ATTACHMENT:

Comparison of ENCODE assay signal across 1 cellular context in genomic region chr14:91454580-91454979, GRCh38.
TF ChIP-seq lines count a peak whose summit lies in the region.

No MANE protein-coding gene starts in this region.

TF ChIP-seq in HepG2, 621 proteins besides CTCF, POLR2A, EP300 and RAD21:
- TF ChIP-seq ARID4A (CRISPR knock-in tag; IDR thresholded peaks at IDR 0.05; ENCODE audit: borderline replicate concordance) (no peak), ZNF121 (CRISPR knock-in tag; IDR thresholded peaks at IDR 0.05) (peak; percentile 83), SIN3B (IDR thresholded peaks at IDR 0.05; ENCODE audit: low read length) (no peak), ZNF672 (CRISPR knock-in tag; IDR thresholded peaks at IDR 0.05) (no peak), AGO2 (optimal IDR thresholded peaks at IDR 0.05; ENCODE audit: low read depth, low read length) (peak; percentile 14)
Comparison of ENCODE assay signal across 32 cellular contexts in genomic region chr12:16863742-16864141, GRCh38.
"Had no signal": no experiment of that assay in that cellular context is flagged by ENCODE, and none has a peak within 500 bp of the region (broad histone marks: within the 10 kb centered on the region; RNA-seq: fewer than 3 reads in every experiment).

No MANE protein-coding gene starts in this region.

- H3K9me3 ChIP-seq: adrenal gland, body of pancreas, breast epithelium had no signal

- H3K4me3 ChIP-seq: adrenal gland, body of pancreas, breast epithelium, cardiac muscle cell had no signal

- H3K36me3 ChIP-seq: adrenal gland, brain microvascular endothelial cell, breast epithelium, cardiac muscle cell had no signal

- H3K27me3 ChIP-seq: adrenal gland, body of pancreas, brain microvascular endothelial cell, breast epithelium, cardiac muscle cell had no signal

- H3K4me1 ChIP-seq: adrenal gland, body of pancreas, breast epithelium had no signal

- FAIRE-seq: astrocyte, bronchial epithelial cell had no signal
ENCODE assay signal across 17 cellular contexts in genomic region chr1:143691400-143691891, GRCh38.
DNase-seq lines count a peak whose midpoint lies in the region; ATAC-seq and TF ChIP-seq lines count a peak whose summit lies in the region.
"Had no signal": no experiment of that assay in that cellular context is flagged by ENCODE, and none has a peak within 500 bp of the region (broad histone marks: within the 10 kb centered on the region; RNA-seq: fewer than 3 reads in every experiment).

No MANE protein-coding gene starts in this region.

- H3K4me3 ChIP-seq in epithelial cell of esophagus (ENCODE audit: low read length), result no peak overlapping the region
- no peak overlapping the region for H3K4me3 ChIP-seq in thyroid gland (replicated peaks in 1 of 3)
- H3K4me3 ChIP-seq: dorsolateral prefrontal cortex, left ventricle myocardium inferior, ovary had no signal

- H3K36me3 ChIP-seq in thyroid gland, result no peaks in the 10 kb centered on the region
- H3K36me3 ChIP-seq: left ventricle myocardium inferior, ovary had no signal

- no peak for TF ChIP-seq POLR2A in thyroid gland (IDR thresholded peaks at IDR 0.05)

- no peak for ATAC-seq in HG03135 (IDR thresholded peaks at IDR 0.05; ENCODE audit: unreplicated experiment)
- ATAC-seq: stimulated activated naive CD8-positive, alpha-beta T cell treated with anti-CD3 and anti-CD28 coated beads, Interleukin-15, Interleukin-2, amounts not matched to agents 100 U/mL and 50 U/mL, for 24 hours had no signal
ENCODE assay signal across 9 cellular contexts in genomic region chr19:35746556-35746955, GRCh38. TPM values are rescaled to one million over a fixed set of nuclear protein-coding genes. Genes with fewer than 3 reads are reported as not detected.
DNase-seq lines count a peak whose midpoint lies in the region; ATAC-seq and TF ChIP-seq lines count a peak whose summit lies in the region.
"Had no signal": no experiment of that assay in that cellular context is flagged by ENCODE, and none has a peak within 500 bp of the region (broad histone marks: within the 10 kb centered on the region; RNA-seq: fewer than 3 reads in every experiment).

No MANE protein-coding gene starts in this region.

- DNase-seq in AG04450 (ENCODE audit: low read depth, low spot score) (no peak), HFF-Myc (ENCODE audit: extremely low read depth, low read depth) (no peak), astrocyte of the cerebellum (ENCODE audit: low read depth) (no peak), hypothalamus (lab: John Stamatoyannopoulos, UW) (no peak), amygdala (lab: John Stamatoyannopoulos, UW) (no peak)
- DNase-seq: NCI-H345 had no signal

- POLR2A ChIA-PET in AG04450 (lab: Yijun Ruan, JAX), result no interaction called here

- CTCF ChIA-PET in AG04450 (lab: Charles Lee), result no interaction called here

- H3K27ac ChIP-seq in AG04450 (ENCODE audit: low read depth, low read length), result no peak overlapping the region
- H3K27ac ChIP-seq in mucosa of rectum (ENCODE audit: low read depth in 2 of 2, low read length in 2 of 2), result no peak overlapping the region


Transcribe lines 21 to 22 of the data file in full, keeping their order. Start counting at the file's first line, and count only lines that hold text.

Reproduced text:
- H3K4me3 ChIP-seq: dorsolateral prefrontal cortex, left ventricle myocardium inferior, ovary had no signal

- H3K36me3 ChIP-seq in thyroid gland, result no peaks in the 10 kb centered on the region